As the Spring Festival was around the corner, Ms. Song decorated the Chinese wall with many lovely pink piggy handcrafts in the middle since it was the year of the pig this year. Everybody could figure out their zodiac animal with a zodiac circle there. And the different colors and shapes of lanterns showed a happy year it would be.
These days our kids loved singing Chinese songs like Gongxi Gongxi (Wish you joy and happiness) when they colored the pictures. Every time they sing and dance with the video, I feel so glad to see that they immerse themselves into the songs.
We had a completely different Valentine’s Day on February 14th this year. In the eyes of kindergarteners, anybody and anything they love will be their Valentines: their parents, friends, teachers, pets, plants, etc. They can show their love by means of words, gifts, and help to their valentines. Some kids said they would be good helpers to their mums when they saw mums cooking. That is really great to have this kind of Valentine’s Day.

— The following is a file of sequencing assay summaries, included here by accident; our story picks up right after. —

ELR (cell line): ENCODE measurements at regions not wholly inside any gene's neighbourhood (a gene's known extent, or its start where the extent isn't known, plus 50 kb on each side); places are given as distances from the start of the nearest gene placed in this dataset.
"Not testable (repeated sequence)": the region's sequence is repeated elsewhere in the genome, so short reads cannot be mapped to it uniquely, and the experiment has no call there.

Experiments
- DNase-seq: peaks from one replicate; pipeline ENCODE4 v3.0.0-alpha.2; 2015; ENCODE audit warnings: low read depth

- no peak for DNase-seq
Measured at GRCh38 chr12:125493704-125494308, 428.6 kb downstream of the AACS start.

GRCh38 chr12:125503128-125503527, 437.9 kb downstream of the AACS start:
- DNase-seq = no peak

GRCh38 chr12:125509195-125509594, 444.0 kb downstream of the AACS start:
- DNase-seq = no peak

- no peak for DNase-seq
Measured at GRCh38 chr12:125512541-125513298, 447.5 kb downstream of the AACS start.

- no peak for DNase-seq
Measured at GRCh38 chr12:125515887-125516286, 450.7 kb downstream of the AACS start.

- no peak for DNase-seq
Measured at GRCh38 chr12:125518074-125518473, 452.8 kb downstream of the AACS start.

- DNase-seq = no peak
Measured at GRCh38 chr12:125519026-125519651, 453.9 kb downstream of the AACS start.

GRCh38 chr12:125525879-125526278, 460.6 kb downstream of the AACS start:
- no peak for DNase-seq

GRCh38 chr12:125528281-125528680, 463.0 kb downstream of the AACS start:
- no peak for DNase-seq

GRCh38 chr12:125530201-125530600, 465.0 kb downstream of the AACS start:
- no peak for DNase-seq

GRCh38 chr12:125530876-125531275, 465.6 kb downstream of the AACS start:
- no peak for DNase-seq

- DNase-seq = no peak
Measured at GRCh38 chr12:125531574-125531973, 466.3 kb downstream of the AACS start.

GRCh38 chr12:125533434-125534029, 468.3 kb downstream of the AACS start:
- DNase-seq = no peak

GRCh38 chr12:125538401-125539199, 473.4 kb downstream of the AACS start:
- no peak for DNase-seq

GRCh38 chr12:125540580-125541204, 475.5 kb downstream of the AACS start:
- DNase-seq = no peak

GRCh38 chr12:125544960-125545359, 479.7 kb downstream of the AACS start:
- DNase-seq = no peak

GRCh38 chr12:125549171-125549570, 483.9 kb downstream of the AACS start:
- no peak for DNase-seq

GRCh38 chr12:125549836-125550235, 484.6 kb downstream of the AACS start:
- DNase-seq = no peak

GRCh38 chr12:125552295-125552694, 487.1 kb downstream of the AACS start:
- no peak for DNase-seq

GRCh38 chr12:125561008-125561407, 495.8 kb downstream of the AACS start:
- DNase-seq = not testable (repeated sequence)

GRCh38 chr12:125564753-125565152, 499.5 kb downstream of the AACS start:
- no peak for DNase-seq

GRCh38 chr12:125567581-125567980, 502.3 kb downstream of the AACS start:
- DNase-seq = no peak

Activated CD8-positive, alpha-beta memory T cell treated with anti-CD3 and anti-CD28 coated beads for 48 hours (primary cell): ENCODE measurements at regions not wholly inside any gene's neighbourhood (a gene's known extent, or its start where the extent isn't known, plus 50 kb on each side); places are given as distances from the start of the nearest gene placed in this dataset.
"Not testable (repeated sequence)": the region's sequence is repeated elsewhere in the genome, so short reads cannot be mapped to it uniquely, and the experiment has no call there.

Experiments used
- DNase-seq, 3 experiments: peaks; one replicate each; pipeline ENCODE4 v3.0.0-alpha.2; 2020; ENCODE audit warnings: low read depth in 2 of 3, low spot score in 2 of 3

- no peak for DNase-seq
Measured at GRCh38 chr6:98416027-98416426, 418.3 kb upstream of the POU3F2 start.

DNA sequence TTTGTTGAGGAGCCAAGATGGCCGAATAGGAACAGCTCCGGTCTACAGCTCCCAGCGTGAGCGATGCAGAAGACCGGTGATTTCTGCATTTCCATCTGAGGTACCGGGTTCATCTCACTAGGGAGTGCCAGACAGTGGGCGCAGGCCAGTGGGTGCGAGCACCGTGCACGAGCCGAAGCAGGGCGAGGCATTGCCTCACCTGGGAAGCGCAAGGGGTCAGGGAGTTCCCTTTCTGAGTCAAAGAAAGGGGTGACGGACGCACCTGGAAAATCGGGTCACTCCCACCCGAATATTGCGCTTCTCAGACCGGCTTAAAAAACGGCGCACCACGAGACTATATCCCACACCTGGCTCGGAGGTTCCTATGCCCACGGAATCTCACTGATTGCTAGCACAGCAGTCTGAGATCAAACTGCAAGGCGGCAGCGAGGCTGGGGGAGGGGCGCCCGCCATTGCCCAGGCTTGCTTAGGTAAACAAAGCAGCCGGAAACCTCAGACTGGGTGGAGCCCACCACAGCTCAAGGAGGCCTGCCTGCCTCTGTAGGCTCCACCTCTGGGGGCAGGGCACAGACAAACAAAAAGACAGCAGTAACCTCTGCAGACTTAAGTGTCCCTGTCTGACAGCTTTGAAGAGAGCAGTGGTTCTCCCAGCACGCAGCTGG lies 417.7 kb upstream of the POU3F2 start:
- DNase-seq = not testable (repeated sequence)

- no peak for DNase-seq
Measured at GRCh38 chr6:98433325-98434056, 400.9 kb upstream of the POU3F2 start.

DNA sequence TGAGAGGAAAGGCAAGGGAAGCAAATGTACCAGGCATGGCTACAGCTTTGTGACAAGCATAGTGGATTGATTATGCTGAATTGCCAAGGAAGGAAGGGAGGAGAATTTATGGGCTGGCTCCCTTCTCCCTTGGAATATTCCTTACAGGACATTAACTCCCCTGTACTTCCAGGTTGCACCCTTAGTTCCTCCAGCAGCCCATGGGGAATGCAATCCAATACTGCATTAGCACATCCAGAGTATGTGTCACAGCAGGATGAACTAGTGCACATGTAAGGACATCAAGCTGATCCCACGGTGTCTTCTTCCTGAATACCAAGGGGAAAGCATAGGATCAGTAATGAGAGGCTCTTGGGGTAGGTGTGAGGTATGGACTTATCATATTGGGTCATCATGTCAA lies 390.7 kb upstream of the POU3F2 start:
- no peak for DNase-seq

January and February are the time for the new year celebration. So Ms. Na Wang made a special teaching design, including watching some videos about the legends of Chinese New Year, some programs for kids in the Spring Festival Gala, introducing some new year food, such as dumplings and noodles, learning to sing Happy New Year in Mandarin, and speaking new year typical Chinese greetings: “Gongxi” (Wish you joy and happiness), “xinnian kuaile” (Happy New Year).
Geneva school district holds a Chinese New Year Celebration annually, and this year’s celebration fell on Feb. 7th, a paws night at North Street School. The principal assistant of NSS, Heather, had us Mandarin teachers get together to discuss how to make preparations for the celebration several times in January. The school district provided such support as the event locations and volunteers, and we Mandarin teachers had to do the rest. With the help of CIAU, we successfully made a 2-hour long celebration, with more than 300 attendees from the school district and the community. Fingerlakes Times, the local media, made a special report on the celebration.
On Feb. 1st, Ms. Zhang taught the Chinese characters about zodiac animals, and the 3rd and 4th graders watched a video about the story of the 12 animals. Ms. Zhang asked the students some questions after they finished watching it. Students showed great interest in it, and discussed the questions actively.